A major cervical cancer screening program using the well-known vinegar test would be launched by the Lucknow health office, India.
Cervical cancer refers to the abnormal growth of uncontrolled tissue inside the cervix uteri, caused by human papilloma virus (HPV) in 98 percent of cases. The symptoms of cervical cancer include abnormal bleeding and vaginal discharge.
Common risk factors of cervical cancer are poor genital hygiene during menstrual cycle, early marriage and subsequent pregnancy and frequent childbirths.
The World Health Organization estimates that more than 1,40,000 Indian women are diagnosed with cervical cancer and around 74,000 die from it.
The test was developed by Dr Surendra Shastri and his team at Tata Memorial Hospital in Mumbai, after 15 years of research. The test can reduce the cervical cancer death rate by 31 percent, thus saving 22,000 women from dying.
Lucknow is the first district to be launching the test in Uttar Pradesh, India.
"We aim to screen at least 30,000 women aged between 30 and 60 years through the program funded by the National Health Mission," said SNS Yadav, chief medical officer, Lucknow.
"The frontline workers would identify possible cases in the village and take them to designated centers for primary screening. Here, the vinegar test would be performed under the guidance of a medical officer to identify a suspected case and take up further diagnosis," he added.
Veerangana Avanti Bai Hospital would conduct test in the urban areas. Community health centers in Malihabad and Mohanlalganj would cater to rural women.
Dr Yadav said, "This is being done in the wake of expected resistance as literacy rates and general understanding is low in UP."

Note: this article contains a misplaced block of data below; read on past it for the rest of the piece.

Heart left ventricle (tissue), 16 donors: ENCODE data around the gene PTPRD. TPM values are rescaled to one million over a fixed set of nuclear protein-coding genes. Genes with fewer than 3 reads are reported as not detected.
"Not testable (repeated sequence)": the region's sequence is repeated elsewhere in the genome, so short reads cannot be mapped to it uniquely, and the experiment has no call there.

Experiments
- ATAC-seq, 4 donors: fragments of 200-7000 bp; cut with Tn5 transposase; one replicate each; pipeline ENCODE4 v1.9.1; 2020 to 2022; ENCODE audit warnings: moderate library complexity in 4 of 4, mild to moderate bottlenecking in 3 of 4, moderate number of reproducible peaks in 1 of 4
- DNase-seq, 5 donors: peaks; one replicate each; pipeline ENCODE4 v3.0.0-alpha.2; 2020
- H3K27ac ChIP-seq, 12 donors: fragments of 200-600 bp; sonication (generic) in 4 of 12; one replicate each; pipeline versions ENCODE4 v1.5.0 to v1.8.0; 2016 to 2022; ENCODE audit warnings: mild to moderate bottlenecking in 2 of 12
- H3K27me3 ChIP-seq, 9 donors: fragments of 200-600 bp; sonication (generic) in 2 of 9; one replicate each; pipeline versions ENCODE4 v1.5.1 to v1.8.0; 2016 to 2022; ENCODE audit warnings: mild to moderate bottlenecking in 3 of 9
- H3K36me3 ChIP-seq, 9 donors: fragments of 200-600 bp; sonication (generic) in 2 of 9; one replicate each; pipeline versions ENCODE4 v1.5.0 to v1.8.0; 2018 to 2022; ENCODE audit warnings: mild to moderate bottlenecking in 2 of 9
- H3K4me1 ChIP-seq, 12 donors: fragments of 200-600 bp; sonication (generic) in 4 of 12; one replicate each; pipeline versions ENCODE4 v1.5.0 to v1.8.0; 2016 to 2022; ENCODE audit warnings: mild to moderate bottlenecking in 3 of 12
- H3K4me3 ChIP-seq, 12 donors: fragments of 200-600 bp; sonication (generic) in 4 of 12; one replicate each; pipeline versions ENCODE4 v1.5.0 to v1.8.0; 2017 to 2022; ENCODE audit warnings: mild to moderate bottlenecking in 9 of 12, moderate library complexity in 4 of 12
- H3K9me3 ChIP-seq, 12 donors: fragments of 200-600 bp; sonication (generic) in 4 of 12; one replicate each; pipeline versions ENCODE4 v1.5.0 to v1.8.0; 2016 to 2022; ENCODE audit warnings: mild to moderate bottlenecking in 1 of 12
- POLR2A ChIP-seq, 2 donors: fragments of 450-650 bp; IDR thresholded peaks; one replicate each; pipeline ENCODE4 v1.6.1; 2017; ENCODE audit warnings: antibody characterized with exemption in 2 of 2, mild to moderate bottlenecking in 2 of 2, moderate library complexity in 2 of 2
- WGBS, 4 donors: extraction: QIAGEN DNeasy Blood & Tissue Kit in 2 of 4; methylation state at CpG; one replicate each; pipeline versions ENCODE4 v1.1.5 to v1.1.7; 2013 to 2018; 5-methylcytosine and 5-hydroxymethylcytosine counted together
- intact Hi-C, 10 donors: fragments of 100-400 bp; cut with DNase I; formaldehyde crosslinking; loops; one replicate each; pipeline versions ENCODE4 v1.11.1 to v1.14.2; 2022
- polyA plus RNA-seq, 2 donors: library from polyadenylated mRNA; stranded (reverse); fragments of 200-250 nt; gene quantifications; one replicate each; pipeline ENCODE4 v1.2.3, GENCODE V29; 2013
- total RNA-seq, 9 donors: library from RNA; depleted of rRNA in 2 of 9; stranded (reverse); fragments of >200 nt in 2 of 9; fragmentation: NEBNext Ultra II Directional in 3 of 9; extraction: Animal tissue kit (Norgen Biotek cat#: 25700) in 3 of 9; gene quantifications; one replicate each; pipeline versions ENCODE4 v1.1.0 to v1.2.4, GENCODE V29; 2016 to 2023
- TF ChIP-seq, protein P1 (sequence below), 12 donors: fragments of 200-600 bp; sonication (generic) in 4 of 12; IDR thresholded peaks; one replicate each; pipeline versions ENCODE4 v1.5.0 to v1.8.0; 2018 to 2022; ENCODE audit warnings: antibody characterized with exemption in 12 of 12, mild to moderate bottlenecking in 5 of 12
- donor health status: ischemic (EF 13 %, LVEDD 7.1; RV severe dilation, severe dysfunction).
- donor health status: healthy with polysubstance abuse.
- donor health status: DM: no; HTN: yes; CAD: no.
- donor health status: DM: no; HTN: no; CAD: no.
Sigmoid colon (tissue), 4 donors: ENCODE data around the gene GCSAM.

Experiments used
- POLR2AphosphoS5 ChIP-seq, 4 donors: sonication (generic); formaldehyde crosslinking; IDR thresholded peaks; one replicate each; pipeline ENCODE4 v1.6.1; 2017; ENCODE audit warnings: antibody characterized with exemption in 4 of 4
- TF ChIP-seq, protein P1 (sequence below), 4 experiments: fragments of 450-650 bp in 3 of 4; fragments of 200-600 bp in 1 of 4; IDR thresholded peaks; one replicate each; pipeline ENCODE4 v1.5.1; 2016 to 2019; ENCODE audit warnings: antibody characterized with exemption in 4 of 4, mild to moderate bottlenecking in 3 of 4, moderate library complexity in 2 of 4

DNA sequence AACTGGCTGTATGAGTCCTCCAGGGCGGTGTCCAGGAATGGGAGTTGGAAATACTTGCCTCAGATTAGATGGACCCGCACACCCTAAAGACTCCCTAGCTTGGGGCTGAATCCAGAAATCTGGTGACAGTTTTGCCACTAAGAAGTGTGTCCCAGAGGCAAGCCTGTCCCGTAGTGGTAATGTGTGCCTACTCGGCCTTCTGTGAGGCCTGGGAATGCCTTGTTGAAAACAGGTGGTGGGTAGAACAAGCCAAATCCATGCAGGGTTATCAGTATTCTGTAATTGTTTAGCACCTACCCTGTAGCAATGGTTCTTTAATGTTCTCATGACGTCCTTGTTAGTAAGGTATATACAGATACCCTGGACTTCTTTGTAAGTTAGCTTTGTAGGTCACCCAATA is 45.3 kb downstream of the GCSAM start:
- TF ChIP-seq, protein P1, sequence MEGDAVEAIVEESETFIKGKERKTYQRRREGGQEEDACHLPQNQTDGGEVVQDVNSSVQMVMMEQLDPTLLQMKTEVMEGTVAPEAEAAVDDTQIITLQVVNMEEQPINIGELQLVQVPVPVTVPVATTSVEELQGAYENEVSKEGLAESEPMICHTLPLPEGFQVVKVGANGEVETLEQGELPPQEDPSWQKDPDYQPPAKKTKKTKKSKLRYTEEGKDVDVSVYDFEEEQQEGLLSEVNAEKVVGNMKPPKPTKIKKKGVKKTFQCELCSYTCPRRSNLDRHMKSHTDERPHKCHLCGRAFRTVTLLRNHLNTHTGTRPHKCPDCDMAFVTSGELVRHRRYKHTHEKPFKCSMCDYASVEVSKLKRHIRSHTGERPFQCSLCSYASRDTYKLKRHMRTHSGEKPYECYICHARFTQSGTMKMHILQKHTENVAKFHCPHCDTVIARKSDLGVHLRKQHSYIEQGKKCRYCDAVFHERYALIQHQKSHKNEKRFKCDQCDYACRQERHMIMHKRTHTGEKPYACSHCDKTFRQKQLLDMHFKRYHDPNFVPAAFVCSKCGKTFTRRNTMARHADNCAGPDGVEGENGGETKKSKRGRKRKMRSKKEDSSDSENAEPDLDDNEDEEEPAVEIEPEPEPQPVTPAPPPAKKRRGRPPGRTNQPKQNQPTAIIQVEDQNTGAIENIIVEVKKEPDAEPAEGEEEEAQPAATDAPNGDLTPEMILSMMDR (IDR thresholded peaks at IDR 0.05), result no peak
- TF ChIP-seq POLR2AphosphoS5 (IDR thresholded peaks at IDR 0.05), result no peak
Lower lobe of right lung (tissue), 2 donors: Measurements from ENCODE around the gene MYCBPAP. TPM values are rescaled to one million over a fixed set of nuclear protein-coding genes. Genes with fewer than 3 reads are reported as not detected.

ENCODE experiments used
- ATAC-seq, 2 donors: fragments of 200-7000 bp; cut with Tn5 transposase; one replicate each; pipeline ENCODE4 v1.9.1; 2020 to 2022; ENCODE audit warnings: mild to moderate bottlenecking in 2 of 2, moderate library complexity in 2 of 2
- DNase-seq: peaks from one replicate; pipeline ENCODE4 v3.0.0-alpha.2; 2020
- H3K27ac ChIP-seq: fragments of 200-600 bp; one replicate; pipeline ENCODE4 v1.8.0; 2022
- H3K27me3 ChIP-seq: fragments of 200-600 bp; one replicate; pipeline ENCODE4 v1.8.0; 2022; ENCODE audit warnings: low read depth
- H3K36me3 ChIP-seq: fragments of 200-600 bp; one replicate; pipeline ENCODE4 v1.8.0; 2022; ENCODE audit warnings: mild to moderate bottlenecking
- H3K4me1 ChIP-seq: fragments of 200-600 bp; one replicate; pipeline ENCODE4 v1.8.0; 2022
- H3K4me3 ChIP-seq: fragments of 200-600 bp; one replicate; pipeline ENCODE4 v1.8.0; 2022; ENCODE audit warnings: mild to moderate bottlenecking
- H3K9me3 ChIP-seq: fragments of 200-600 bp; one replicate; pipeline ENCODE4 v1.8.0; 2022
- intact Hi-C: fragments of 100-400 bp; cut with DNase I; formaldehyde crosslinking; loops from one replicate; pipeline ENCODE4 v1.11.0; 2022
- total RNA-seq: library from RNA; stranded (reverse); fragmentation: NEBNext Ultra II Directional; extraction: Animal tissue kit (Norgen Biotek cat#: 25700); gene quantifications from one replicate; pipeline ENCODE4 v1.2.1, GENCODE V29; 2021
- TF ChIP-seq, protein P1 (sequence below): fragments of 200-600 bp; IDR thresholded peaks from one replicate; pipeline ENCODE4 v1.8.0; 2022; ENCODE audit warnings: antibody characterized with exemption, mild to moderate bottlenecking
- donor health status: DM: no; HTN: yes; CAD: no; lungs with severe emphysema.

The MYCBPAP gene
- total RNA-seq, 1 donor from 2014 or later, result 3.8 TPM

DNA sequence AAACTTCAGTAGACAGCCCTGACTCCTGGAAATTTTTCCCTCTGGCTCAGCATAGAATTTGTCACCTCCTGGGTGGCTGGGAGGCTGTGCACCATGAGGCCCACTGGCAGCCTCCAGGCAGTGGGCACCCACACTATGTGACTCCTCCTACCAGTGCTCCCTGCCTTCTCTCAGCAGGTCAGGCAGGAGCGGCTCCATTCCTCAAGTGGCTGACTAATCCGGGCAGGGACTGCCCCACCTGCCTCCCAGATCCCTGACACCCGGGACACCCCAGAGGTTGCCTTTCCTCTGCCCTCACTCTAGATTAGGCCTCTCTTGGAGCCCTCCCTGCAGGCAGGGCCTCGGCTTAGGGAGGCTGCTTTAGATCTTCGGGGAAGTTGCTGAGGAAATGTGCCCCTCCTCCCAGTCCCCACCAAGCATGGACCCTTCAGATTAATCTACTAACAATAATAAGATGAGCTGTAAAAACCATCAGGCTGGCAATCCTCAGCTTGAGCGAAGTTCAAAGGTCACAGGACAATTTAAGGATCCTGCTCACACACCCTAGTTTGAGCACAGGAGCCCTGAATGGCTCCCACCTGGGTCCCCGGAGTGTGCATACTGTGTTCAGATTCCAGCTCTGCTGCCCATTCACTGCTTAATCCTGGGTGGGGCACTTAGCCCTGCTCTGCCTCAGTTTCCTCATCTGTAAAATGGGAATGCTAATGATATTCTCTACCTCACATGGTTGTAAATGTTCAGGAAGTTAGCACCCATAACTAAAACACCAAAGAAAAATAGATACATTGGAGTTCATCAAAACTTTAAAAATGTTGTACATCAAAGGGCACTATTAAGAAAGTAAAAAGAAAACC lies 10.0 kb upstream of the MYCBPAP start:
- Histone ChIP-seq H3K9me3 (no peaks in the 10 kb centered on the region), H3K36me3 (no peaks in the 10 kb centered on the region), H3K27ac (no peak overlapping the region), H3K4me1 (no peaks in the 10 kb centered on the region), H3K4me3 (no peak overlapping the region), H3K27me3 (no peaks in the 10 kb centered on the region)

The test is simple and cost-effective. A trained primary health worker swabs a woman's cervix with a solution made of four parts of glacial acetic acid or vinegar and 96 parts of water.
A minute later, the cervix is observed under bright light. Vinegar causes the cancerous and precancerous cells to turn white. The health worker studies the patch and refers the woman for further diagnosis.
"The closest and more accurate competitor of the vinegar test, the pap smear, which involves taking a swab from the cervix and checking it for abnormal cell growth in a lab, is far more expensive. While the vinegar test costs Rs 30, the pap smear ranges from Rs 300 to Rs 750," said Dr Shailendra Yadav, oncologist at King George's Medical University.
A study conducted by researchers at the Institute of Medical Sciences, Banaras Hindu University on the incidence of cancers in Uttar Pradesh revealed that cervical cancer (43.8%) was the leading ailment among women followed by breast cancer (15.15%), head and neck (7.44%), gall bladder (7.26%) and other cancers.